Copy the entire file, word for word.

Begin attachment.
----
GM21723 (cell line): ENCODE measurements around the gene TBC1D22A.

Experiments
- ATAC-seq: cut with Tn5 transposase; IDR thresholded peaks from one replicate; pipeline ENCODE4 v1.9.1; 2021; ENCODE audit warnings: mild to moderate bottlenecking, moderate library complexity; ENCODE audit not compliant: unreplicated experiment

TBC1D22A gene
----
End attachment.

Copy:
GM21723 (cell line): ENCODE measurements around the gene TBC1D22A.

Experiments
- ATAC-seq: cut with Tn5 transposase; IDR thresholded peaks from one replicate; pipeline ENCODE4 v1.9.1; 2021; ENCODE audit warnings: mild to moderate bottlenecking, moderate library complexity; ENCODE audit not compliant: unreplicated experiment

TBC1D22A gene